28:00 HIAS (Hebrew International Aid Society), YMCA, YWCA helping Hungarian refugees
29:00 HIAS helped refugees to stay in hotels in Manhattan
31:00 Schooling in New York; Williamsburg Yeshiva and dormitory in Brooklyn
33:40 High school in Brooklyn; Hungarian-Jewish émigré students in high school; Cross-section of Hungarian-Jewish society with different religious and social backgrounds
To access interview, click here: http://hdl.handle.net/1813/36248

Part 1 - October 6, 2013

Cover of  Új Látóhatár from 1975
00:00 Ph.D. at NYU in Department of Comparative Literature
02:00 Péter Lax
06:40 Field of East-Central European studies
11:40 Jewish studies at Columbia University
16:30 Teaching at Columbia, 1970s
21:00 Hungarian community in New York (1956-1980s)
23:00 Sándor Püski in New York; Book store, presentation of Hungarian writers of all stripes
26:00 Politics among Hungarian emigrés
28:20 East-Central European studies at Columbia
29:50 George Soros and the sponsoring of dissidents; Columbia University as a sponsoring institution
32:50 György Konrád and other grantees
39:00 George Soros; István Rév
57:00 Jewish studies in Hungary 1980s; Article in Új Látóhatár journal; ”Tentative affenities” Jewishness and its relationship to Communism as sensitive topics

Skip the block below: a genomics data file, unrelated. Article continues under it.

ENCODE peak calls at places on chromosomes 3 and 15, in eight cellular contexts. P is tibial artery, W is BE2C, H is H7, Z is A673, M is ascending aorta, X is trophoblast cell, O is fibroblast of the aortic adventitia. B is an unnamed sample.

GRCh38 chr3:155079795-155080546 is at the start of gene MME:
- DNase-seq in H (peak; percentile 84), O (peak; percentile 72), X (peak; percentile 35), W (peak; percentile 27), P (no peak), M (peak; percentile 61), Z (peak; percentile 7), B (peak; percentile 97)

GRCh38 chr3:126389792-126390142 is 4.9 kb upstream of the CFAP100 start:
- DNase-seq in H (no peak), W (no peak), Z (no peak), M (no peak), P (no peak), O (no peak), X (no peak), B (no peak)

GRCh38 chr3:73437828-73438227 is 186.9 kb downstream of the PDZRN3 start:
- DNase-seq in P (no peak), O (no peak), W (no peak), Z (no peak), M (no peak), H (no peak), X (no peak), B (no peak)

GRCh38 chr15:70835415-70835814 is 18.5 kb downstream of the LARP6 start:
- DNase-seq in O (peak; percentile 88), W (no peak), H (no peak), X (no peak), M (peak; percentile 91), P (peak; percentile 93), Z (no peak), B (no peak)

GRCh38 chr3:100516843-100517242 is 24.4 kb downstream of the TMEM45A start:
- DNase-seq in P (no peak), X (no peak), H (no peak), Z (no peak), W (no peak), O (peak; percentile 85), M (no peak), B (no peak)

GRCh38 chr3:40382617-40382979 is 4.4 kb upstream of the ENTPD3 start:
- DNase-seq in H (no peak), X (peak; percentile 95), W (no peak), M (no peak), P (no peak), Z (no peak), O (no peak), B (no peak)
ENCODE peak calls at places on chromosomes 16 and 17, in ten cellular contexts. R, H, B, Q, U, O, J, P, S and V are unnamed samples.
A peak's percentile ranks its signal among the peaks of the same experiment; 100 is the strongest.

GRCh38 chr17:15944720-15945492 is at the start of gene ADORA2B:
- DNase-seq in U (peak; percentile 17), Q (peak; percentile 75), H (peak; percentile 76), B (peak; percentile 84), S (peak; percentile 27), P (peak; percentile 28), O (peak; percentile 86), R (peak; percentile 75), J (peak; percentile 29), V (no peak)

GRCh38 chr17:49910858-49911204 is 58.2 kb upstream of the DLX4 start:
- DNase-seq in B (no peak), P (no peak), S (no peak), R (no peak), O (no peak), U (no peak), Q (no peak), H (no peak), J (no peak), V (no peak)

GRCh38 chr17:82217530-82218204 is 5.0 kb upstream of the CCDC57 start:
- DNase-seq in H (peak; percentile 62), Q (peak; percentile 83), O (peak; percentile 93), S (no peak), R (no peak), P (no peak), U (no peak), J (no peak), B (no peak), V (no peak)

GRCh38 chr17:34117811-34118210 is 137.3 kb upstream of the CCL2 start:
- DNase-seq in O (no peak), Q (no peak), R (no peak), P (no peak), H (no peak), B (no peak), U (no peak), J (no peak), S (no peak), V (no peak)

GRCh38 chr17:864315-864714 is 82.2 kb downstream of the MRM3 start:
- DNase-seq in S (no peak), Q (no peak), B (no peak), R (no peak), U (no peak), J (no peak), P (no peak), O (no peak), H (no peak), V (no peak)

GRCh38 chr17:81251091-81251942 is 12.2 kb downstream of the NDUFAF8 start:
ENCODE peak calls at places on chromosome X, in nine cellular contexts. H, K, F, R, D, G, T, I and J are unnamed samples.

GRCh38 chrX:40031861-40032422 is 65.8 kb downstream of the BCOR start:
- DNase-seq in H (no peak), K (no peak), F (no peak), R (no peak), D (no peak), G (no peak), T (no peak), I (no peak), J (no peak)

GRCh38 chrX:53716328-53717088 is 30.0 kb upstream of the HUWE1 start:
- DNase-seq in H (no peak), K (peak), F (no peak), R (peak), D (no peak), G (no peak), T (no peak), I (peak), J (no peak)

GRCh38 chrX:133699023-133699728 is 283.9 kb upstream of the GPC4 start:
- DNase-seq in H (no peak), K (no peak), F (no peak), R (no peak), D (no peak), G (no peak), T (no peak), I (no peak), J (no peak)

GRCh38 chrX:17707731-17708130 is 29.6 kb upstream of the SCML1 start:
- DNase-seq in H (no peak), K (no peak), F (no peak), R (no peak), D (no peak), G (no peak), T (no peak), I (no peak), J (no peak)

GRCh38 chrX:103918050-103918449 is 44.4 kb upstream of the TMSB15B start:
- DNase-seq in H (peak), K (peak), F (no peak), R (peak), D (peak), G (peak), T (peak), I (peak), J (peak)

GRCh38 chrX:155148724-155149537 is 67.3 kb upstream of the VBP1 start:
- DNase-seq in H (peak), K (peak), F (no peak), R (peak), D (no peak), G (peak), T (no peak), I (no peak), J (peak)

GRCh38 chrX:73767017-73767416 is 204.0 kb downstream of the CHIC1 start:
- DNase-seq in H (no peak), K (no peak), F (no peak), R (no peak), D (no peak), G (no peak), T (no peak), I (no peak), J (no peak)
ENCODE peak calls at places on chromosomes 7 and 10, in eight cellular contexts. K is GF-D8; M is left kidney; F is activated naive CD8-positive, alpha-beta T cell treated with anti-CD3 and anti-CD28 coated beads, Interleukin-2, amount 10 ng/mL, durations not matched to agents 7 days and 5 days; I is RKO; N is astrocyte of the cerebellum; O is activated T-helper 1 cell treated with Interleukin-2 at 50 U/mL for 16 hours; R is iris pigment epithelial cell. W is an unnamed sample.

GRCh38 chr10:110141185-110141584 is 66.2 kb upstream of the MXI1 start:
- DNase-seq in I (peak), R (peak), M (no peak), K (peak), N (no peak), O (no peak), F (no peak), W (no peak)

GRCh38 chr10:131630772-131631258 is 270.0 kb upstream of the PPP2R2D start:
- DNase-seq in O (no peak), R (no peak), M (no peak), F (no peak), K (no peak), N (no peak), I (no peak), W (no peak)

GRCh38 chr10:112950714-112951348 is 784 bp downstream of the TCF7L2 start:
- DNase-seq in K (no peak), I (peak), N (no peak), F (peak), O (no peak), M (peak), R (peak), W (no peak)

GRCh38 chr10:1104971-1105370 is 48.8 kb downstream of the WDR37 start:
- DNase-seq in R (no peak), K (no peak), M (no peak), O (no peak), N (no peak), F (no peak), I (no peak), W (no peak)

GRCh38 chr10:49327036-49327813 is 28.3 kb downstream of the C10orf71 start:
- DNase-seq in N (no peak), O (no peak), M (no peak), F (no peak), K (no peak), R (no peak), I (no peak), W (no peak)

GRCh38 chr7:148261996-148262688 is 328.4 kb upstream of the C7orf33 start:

1:01:00 György Dalos
1:11:00 Péter Nádas
1:13:00 Jewish themes in Hungarian literature.
1:14:40 Imre Kertész
The cover of George Konrád's
The City Builder (2009), translated
by Ivan Sanders
1:18:10 YIVO encyclopedia. Inclusion of Hungarian writers
1:25:00 Zsidóság az 1944 utáni Magyarországon volume
To access interview, click here: http://hdl.handle.net/1813/36248

Part 2 - October 6, 2013

1:00 What is Jewish literature?
5:00 Hungarian literature, Dezső Kosztolányi
6:41 Translating Hungarian literature to English; Péter Nádas, Péter Esterházy
11:10 László Németh
12:31 Hungarian Jewish writers, translations to English
16:00 Language of Hungarian Jewish writers, Milán Füst
20:00 writers Imre Kertész, Sándor Márai
22:00 rediscovery of Márai
24:00 Imre Kertész back in Hungary
26:21 Translations from Hungarian to English; Krúdy; René Wellek
To access interview, click here: http://hdl.handle.net/1813/36248